Here, we’ll further explain how to use each approach.

Approach 1: The Peak-to-Base Approach

Minto claims that when you already have your Peak Conclusion in mind, you can generate your remaining ideas by imagining you’re having a dialogue with a skeptical reader: someone who asks follow-up questions about each idea in your pyramid, starting at the peak. Your answers to their questions about the Peak Conclusion will become your Tier 1 ideas. If they continue to have questions about your Tier 1 ideas, you’ll answer those questions in Tier 2. Continue this process of adding tiers to your pyramid until you answer all of the skeptical reader’s questions.

For example, imagine a skeptical reader encounters your Peak Conclusion for the composting email: “You should compost.” They’ll most likely wonder, “Why?” The diagram below illustrates how your answers to this question form the conclusions in Tier 1. A skeptical reader would likely continue to have questions about these Tier 1 ideas. You can find the answers to those questions in Tier 2.

Approach 2: Base-to-Peak Approach

According to Minto, a base-to-peak approach is a strong alternative to the peak-to-base approach, especially if you’re having trouble formulating your Peak Conclusion and/or your Tier 1 conclusions. To use the base-to-peak approach, follow these four steps:

Step 1: List ideas that answer your audience’s question. For example, in response to the question, “Should I compost?”, generate two lists: one list with reasons why a reader should compost, and one list with reasons why they shouldn’t compost.

Step 2: Group your ideas based on their similarities. For instance, imagine you generated these four reasons why your reader should compost:

  1. The city will convert your organic waste into compost you can use in your garden.
  2. You’ll be entered into a raffle for a gift card to the gardening store.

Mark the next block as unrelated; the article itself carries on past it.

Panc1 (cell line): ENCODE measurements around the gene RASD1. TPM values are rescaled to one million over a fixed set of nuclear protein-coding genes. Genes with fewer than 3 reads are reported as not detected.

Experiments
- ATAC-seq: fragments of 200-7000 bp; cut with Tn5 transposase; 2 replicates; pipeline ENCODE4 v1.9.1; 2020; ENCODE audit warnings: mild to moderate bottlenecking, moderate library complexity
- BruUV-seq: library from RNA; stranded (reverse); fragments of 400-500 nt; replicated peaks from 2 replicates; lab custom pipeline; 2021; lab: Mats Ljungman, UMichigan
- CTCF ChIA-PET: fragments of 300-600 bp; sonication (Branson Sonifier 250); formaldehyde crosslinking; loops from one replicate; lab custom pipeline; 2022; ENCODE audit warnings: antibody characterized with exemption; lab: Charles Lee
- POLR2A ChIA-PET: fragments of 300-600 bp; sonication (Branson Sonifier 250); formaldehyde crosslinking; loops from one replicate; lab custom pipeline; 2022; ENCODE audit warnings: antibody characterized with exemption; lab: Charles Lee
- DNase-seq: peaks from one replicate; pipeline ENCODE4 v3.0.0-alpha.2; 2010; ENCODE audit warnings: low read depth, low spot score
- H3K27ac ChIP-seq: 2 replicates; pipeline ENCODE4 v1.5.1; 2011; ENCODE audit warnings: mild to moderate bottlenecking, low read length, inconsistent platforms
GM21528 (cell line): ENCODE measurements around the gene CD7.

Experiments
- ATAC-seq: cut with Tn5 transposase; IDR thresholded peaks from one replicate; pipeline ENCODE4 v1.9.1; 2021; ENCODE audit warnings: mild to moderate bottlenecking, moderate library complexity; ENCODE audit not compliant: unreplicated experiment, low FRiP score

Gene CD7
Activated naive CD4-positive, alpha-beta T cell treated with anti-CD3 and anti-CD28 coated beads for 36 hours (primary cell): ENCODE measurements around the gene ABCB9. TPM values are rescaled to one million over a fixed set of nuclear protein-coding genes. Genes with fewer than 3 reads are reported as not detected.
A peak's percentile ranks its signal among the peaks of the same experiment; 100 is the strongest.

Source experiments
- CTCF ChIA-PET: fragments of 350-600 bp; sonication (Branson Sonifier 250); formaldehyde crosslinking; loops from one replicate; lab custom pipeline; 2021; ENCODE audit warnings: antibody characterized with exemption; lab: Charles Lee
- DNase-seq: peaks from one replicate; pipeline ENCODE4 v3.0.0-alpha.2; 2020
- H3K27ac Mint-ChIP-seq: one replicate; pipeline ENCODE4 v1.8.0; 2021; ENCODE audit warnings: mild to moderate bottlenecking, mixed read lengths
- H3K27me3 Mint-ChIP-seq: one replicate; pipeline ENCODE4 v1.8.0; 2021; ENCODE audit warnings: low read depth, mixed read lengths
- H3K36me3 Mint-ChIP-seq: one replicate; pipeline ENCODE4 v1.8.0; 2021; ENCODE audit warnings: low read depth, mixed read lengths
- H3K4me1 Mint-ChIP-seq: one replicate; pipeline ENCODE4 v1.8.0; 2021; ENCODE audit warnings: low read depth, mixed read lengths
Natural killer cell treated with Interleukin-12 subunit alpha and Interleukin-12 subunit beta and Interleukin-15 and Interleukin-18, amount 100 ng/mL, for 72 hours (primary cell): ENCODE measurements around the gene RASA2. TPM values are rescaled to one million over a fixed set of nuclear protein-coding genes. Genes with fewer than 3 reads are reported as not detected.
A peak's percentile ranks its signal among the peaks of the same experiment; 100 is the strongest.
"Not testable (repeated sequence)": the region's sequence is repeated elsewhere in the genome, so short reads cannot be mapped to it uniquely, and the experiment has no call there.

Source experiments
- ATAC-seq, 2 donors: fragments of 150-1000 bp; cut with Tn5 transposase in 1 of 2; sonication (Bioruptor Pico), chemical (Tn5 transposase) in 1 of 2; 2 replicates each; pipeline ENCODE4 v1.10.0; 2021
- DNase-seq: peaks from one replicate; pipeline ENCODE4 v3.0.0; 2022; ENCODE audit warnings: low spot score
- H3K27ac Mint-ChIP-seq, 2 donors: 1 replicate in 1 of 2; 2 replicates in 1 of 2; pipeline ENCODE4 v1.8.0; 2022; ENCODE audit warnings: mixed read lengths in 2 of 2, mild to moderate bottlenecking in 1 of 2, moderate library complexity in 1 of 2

3. Using compost in our garden will reduce greenhouse gas emissions.
  4. Composting will divert our organic waste from landfills.

The first and second ideas are both reasons why composting benefits the individual reader. The third and fourth ideas are both reasons why composting benefits the community

Step 3: Generate a conclusion for each group and insert them into your pyramid. For example, this conclusion summarizes the first group of ideas: “Composting benefits you.” The conclusion summarizes the second group of ideas: “Composting benefits the community.” Write these conclusions in Tier 1, and write the specific supporting ideas from Step 2 in the tier below these conclusions. 

Step 4: Generate a Peak Conclusion from your group conclusions. For example, write “You should compost” at the top of your pyramid.

How to Brainstorm Ideas for Writing: The 2 Essential Steps

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  • How to write so clearly that you can get a point across within 30 seconds
  • How to write a clear, compelling introduction, body, and conclusion
  • Why you should always start your prose with your conclusion and work backward

Katie Doll

Somehow, Katie was able to pull off her childhood dream of creating a career around books after graduating with a degree in English and a concentration in Creative Writing. Her preferred genre of books has changed drastically over the years, from fantasy/dystopian young-adult to moving novels and non-fiction books on the human experience. Katie especially enjoys reading and writing about all things television, good and bad.